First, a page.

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The Unknown Soldier is being marketed as a "thrillingly suspenseful novel from one of the world's masters of espionage fiction," which is accurate enough and presumably will do it good in the bookstores, but it sells the book short. Like the work of other writers to whom Seymour is somewhat predictably compared -- Charles McCarry, Robert Littell, Alan Furst and, of course, John le Carré -- The Unknown Soldier is more than a thriller. In time, events will outpace it, and the specifics of its plot will lose their immediacy, but the deeper matters with which Seymour concerns himself will retain their pertinence and importance. Today's and tomorrow's events are the framework around which the novel is constructed, but it is about people, not bombs. It is about why people do what they do, believe what they do, love and hate as they do. Psychologically it is acute and sensitive. If this is merely "genre fiction," then perhaps we need to take a closer look at what we rather smugly call "literature."— The Washington Post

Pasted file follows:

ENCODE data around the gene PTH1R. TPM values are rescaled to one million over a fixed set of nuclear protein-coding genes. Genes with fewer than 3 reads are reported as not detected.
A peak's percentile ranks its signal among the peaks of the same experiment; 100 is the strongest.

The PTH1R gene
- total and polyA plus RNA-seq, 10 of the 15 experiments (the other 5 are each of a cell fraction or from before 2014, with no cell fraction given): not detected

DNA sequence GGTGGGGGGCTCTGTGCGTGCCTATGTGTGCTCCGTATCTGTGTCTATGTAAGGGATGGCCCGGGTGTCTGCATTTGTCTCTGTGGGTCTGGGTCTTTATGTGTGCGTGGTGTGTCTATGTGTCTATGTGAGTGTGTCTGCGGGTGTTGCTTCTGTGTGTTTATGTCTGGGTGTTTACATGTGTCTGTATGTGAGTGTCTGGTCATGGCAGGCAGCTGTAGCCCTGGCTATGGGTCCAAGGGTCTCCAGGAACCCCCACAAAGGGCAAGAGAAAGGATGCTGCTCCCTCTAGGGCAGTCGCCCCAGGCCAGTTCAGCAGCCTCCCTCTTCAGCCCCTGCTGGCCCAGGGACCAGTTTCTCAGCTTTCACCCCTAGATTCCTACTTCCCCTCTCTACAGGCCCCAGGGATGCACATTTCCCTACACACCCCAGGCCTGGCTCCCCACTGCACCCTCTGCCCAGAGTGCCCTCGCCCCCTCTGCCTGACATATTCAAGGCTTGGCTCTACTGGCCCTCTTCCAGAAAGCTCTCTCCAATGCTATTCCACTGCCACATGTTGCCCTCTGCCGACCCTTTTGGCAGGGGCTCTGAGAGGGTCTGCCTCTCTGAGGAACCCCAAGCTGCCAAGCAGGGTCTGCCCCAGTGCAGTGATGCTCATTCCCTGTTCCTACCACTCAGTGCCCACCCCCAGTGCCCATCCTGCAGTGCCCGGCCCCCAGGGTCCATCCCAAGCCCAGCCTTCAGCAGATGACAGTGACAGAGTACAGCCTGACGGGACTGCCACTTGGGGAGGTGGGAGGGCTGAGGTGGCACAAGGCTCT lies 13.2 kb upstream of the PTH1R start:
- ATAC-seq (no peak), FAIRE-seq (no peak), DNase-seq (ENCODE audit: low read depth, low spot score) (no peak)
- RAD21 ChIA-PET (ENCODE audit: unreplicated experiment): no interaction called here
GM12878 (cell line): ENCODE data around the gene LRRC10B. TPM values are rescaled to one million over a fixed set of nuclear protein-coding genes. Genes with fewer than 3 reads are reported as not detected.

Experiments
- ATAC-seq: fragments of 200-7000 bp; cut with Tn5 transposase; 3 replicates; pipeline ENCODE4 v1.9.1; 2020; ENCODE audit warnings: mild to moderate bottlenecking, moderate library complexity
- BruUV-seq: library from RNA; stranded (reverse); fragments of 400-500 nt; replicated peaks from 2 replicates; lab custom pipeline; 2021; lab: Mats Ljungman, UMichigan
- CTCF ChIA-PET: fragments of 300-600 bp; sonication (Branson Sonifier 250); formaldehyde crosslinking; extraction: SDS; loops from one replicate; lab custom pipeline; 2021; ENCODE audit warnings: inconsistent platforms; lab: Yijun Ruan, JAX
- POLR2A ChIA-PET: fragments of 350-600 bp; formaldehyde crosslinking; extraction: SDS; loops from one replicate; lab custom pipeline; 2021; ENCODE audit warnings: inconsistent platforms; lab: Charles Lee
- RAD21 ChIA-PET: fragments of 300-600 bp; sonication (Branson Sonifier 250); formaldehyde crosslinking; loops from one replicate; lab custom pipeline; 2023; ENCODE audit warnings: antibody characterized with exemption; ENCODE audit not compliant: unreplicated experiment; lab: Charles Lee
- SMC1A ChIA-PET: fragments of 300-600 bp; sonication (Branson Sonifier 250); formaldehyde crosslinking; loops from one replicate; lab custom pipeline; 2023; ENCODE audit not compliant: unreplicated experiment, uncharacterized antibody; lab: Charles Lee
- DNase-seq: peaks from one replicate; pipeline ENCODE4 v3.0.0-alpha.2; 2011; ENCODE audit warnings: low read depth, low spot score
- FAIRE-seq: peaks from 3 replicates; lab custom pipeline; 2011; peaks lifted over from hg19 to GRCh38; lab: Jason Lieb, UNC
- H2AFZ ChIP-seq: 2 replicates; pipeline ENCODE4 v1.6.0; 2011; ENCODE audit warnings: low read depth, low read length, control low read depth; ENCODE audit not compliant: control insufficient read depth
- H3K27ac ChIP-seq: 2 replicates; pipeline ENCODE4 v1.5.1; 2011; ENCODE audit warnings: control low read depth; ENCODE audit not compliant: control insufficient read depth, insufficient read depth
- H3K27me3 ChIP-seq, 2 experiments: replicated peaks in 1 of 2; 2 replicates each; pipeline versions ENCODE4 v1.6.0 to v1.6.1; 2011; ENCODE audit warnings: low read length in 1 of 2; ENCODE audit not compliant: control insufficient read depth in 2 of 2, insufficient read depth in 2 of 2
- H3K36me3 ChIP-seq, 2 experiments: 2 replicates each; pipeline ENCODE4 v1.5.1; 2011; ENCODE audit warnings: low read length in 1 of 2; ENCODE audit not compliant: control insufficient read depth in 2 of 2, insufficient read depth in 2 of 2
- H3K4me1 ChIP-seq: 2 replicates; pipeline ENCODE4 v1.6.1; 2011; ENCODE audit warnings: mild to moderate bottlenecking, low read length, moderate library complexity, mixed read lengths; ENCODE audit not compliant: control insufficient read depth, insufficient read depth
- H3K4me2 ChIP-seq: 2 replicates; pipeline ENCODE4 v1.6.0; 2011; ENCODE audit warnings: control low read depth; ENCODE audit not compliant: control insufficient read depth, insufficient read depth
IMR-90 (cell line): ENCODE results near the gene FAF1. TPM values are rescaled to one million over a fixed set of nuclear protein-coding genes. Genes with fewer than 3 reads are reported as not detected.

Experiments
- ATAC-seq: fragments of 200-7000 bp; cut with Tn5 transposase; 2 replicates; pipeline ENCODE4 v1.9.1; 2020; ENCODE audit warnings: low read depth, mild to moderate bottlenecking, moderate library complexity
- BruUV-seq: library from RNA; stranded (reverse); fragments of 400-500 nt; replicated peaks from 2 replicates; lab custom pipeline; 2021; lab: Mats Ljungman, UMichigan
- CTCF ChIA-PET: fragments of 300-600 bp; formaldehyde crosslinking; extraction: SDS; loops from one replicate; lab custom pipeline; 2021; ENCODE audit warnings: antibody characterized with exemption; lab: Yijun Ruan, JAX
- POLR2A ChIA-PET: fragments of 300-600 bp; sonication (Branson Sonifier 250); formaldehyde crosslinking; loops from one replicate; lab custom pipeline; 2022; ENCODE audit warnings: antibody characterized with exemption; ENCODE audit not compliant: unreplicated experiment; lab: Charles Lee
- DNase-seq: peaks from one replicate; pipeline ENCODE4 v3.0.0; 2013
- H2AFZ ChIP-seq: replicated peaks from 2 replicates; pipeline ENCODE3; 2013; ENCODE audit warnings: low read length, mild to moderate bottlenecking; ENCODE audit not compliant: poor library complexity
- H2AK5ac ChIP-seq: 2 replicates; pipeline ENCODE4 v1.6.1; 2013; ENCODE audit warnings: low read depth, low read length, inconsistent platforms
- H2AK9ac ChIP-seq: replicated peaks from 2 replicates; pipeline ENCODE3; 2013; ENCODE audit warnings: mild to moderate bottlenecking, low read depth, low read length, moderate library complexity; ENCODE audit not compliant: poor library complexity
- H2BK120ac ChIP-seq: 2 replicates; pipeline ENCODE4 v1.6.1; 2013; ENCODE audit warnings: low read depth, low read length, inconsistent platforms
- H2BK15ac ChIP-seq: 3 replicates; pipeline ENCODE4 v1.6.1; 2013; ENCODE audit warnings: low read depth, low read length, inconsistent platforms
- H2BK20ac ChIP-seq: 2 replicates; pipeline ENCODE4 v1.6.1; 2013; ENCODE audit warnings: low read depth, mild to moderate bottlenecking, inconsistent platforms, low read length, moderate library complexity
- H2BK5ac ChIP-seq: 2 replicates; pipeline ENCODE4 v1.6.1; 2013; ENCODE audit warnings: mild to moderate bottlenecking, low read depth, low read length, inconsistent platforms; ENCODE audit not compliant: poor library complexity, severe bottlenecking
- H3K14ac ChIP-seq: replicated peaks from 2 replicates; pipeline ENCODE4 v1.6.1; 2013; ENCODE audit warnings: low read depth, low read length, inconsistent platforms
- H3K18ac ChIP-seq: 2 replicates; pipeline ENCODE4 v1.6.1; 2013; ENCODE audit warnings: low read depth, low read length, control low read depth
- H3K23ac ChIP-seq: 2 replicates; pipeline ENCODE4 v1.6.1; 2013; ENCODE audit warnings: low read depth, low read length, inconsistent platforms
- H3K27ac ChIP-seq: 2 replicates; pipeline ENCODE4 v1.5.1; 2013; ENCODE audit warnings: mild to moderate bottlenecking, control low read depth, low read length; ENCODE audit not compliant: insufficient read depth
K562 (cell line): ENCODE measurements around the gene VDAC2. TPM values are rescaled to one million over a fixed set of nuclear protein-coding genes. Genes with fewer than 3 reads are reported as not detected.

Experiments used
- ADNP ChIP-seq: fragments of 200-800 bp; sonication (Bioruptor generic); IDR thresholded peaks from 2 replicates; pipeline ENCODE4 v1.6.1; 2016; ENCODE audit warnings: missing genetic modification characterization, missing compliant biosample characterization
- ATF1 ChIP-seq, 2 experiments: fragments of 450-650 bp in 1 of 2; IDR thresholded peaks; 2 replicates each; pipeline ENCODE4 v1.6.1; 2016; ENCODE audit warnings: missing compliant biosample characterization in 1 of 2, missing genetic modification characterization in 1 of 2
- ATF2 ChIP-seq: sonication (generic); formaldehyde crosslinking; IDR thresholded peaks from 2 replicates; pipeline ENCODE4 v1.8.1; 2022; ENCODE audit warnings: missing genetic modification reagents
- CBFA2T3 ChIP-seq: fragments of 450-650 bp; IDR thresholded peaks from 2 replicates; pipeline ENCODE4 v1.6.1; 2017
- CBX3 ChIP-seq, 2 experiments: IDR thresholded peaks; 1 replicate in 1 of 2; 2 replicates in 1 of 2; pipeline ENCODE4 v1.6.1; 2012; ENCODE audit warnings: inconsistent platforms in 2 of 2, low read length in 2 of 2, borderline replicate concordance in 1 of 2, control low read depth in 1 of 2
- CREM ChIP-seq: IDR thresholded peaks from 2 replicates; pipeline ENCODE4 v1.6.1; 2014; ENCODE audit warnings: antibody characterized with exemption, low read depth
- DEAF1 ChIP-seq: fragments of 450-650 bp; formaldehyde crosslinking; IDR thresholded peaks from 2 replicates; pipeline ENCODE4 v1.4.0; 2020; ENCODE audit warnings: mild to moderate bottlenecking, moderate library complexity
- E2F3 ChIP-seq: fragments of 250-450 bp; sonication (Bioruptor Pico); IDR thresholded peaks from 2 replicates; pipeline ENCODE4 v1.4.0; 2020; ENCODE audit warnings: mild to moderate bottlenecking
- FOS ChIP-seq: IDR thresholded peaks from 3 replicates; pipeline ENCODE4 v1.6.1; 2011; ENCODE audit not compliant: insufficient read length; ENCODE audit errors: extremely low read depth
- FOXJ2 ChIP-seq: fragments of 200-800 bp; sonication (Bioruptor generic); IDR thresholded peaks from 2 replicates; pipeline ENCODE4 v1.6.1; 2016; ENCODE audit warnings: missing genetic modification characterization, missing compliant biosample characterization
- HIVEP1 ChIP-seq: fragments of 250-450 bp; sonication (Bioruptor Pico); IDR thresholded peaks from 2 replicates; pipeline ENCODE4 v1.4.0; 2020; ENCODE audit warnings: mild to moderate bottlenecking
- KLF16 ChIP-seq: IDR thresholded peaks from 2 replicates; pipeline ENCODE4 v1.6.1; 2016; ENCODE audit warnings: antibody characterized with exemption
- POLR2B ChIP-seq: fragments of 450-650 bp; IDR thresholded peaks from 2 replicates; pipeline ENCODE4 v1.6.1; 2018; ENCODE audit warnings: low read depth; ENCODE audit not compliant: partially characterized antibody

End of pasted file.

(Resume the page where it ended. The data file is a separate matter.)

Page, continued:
“…one of the best plotters in the business.”
Posted July 18, 2005
Gerald Seymour is my favourite writer.Fast paced and with an unmatched depth of charecterisation,this book is ominously prescient.
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Posted July 18, 2012